Support Jen, click to buy via us...
Much like Echoes, Blast Off is another great example of a game that you can dip in and out of. Fitting it's PSP Mini format well, it might not be the lengthiest of games nor the most complicated of games but it is certainly enjoyable. Blast Off on the PlayStation Portable is that strange combination between compulsion and frustration that at times came close to being thrown out of the window.
Blast Off reminded me of games that I used to play on the Commodore 64. Frustrating but compelling little experiences that used to infuriate me as a child but that I still kept returning to time after time for some perverse reason.
Blast Off PSP was simple enough to get the hang of, but not exactly easy - if often required some very precise movements. You fly a small rocket ship through space, which must pick up floating astronauts in order to open a gate and progress to the next level. The catch being that if you propel yourself too hard, you can get stuck in the gravitational pull of a planet or black hole making things a lot more infuriating at times. It's far from a deep experience offering no plotline or any semblance of moral dilemma, but it is good fun providing you have buckets of patience.
I kept going and gradually found my manoeuvring ability improving. At least until I got cocky again.
I don't normally have much patience but I found myself persevering despite this as there was something quaintly charming about Blast Off. The more I played, the more I improved and although at times I wanted to throw my PSP out of the window in frustration, I didn't. I kept going and gradually found my manoeuvring ability improving. At least until I got cocky again, thought I was God and overdid boosting my space ship, immediately smashing into a nearby planet.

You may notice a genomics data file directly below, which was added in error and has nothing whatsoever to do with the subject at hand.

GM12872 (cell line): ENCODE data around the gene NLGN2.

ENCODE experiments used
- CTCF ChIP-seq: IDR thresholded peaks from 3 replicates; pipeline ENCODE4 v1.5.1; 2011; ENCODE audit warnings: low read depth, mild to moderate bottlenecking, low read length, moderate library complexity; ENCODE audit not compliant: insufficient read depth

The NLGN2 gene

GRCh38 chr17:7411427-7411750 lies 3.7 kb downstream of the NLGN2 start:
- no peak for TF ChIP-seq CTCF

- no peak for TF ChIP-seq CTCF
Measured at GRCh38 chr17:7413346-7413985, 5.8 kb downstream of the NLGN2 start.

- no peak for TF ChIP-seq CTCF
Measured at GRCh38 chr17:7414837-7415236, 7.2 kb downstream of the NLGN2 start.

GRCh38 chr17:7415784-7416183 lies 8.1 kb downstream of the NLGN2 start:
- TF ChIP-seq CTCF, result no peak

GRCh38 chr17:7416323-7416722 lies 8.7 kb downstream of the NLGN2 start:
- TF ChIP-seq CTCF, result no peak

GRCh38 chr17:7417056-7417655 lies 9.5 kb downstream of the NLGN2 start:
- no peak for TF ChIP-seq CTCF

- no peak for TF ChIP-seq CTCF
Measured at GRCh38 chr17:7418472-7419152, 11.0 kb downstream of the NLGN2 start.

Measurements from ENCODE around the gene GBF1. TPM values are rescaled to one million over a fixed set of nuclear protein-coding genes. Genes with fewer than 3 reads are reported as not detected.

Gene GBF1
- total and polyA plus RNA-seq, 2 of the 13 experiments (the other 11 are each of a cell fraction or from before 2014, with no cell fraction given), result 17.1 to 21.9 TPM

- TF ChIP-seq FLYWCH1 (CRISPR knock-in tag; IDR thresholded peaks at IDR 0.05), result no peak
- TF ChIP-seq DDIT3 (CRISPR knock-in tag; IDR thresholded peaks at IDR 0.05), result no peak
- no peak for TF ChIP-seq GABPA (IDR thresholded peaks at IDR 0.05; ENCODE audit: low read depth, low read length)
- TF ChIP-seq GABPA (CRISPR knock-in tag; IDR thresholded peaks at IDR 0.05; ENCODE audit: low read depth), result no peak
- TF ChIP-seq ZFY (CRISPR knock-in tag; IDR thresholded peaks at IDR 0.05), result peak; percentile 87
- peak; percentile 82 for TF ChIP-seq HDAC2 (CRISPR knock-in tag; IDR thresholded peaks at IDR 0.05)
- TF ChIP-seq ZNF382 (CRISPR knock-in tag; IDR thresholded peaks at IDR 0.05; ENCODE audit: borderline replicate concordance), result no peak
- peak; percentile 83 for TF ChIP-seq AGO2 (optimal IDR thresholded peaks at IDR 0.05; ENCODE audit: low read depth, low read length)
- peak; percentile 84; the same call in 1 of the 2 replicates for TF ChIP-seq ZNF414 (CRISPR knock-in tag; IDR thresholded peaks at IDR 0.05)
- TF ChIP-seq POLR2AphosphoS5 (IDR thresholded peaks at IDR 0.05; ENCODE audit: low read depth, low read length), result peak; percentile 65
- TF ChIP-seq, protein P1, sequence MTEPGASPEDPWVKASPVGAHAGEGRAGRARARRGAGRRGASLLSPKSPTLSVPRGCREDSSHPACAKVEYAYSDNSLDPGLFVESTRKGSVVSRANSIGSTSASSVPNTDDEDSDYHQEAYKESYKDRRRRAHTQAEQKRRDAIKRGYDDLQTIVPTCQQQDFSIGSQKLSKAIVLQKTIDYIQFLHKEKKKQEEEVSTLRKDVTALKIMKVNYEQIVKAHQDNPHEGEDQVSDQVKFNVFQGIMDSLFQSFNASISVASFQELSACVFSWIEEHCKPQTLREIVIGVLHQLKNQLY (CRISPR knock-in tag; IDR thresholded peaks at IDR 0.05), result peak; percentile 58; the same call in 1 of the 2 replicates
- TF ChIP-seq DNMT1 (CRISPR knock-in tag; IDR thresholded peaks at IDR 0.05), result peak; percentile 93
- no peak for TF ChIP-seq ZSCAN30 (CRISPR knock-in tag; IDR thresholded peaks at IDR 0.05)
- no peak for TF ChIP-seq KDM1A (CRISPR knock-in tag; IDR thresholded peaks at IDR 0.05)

Blast Off on the PSP is an enjoyable little doodle even if it isn't for everyone. It's a game that focuses heavily on reaction based gaming and frequently requires pinpoint precision. I have to admit it's not something that I would normally play, usually preferring story driven games but there is a lot to love here and it makes an excellent game to drop in and out of in ten minute bursts.
With so many different perspectives it can be hard to know where to start - a little like walking into a crowded pub. Sorry about that.
But so far we've not found a way to streamline our review output - there's basically too much of it. So, rather than dilute things for newcomers we have decided to live with the hubbub while helping new readers find the columnists they will enjoy.
Our columnists each focus on a particular perspective and fall into one of the following types of gamers: